Frequently asked Questions

about German Shepherds

Where do I get a German Shepherd Puppy?
The GSDCO does not recommend breeders other than offering information on the availability of puppies bred by club members. We suggest that you research all breeders carefully to find one that suits your needs. Even in the best bred litters, not all puppies are suitable for all buyers. It is in your best interest, and the best interest of your future puppy, to become familiar with the breeder and the dogs produced by that person. Adding a puppy to your family requires serious contemplation. The roster lists the members of the club and we encourage you to contact them for more information. We also encourage you to come to club events to become more familiar with the breed. Getting a German Shepherd Dog requires a commitment to training, good care and owner involvement. GSDs need owners who will interact. They need an outlet for their intelligence and energy.

Should I get a puppy or an adult?
Puppies are cute! There is no getting around that fact. Puppies require a lot of work and attention. There is no getting around that fact either. While most people want to be able to raise their dog from puppy hood, there are often wonderful adults available, either as rescue animals needing to find new homes for a variety of reasons, or adults or older pups who were kept by their breeders for a variety of reasons and are now available. Here are some things to consider:


  • Puppies need housebreaking and house "proofing"
  • Puppies will go through adolescence -- not much different from the two legged teens!
  • Puppies will go through many stages before adulthood and you are purchasing "potential" rather than a finished product.
  • Puppies come with genetic traits that will be influenced by what you teach them. These traits will be influenced, but not replaced. by how you raise them


  • Adults are ready for training and have the power of concentration to learn quickly.
  • Adults are either house trained or are ready for it.
  • What you see is what you get -- there are not as many stages to go through and you are looking at the "finished product"
  • Adults have previous life experiences - good and bad.

Where do I take my dog for training?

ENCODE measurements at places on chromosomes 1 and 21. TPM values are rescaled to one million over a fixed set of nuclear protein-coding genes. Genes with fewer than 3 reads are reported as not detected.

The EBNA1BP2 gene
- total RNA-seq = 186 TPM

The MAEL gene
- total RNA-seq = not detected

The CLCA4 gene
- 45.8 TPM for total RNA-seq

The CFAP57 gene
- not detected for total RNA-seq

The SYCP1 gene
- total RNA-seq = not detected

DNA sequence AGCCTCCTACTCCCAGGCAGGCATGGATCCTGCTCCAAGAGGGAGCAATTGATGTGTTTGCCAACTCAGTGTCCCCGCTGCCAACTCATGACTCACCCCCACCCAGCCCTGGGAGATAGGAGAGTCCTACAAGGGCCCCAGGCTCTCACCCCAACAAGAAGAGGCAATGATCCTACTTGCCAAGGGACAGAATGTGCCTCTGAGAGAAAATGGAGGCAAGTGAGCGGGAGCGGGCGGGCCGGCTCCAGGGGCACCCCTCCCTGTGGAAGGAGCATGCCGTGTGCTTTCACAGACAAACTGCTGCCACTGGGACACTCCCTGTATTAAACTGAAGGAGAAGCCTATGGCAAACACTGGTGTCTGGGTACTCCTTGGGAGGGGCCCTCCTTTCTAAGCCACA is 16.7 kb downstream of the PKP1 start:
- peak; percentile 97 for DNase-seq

There are many trainers available in the Portland Metro area. Consult your breeder, ask friends who have attended classes, go watch the classes. Much of your success will be determined by your relationship with the trainer -- take the time to check it out. Depending on the circumstances, you may elect either joining a class or doing private training.

How much exercise should my dog get?
If you are starting with a puppy, limit the exercise to what the puppy will willingly do without stress. Do not allow the pup to jump off ledges or jump into the air as their immature bones and joints are not yet equipped to handle the stresses. Keep the pup lean and fit and allow for lots of rest periods and he will grow up to be a healthy adult.
Adults can handle a lot of exercise as long as they are fit. If your dog is out of condition, first take him to the vet for a check up. Then put him on an exercise program. A healthy adult will be able to jog or walk as long and far as you can. Other good forms of exercise are playing ball and swimming.

What should I feed my dog?
There are as many answers to that question as there are dog owners! Check with your breeder as s/he will be able to tell you what works and what this dog has been eating.
When in doubt, check with your vet. There are many good quality dog foods available. Nutritional requirements depend on the dogs age, condition, activity level, and health.

What about Hips?
Like most other medium to large sized dog breeds, hip dysplasia is a problem in the breed. There are many influencing factors and responsible breeders will do their best to breed sound, healthy dogs. Responsible breeders will also provide a hip and health guarantee for your protection. Check our "Links" page for a link to the OFA - the certifying body in this country, for more information regarding dysplasia.

Do I have to own a GSD to join the club?
No, we welcome all people interested in this fine breed. We encourage education BEFORE getting a German Shepherd Dog to make your dog owning experience more fullfilling. There are lots of things to do even if you do not now have a dog.


There are many resources available by checking the web. Here are links to some good breed information.